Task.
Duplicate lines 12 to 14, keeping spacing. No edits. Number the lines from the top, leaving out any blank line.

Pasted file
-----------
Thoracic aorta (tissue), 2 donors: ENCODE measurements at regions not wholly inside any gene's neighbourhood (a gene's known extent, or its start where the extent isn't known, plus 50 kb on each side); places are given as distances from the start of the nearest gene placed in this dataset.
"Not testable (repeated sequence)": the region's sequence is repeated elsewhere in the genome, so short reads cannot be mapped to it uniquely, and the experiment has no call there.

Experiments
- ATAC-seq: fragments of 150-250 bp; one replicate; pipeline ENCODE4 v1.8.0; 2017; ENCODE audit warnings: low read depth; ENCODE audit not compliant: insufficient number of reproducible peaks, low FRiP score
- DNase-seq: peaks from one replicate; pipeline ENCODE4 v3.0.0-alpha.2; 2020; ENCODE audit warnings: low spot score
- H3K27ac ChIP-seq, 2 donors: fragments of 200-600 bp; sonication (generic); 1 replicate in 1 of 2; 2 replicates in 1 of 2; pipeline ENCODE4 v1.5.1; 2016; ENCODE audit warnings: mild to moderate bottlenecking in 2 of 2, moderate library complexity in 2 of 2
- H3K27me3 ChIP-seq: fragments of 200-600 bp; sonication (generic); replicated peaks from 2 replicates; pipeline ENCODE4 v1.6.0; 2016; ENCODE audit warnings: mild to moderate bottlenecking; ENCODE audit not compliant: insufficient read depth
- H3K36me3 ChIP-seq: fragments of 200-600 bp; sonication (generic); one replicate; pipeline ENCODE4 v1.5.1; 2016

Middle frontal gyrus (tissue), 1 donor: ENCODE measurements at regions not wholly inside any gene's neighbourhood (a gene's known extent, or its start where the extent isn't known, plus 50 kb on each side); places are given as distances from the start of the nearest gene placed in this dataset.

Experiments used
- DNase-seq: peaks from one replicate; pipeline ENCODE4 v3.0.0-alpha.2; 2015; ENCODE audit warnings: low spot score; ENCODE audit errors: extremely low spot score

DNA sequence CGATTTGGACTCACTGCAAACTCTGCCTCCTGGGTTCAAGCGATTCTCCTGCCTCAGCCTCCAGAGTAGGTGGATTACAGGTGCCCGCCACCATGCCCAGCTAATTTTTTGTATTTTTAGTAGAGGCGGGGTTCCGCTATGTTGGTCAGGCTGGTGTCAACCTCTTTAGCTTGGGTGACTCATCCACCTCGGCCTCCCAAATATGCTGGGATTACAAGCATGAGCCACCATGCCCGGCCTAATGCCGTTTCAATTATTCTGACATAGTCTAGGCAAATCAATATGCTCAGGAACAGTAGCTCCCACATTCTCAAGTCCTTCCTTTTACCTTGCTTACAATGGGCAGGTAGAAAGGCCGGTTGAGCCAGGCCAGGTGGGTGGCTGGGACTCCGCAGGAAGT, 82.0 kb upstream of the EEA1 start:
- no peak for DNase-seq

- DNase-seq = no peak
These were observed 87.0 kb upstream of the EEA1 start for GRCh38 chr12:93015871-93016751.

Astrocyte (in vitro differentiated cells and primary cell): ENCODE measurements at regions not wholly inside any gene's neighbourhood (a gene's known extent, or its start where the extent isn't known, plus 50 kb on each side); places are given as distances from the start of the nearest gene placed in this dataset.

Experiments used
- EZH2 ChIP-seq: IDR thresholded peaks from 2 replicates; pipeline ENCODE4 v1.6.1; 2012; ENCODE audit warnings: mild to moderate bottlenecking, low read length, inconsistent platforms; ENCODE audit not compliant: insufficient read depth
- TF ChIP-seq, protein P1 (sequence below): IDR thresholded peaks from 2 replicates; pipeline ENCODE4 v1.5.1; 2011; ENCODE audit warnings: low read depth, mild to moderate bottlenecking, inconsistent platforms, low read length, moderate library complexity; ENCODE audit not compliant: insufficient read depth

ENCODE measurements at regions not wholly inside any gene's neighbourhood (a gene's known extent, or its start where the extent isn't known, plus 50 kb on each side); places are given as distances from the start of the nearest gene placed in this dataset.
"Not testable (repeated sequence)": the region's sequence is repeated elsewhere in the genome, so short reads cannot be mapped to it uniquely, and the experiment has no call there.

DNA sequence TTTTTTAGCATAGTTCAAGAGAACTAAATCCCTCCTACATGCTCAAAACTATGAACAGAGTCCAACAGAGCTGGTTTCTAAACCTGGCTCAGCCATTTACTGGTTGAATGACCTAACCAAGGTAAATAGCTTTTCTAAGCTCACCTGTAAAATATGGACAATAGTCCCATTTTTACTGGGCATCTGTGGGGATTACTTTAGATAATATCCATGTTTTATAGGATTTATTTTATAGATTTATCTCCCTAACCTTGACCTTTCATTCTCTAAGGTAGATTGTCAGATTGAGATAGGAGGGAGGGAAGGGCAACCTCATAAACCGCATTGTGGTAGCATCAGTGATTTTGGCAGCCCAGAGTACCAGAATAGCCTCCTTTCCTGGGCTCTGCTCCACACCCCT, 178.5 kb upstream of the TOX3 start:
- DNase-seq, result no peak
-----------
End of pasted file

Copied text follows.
DNA sequence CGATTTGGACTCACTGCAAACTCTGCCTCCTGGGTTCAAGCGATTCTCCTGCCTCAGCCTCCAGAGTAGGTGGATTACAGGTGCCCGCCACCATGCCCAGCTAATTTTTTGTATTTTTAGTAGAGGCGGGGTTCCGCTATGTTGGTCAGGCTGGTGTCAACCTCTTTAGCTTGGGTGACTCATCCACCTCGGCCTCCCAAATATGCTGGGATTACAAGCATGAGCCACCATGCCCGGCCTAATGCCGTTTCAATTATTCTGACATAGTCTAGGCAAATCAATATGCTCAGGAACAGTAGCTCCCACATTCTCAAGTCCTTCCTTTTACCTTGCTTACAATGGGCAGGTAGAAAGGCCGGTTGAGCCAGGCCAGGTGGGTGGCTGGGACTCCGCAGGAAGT, 82.0 kb upstream of the EEA1 start:
- no peak for DNase-seq

- DNase-seq = no peak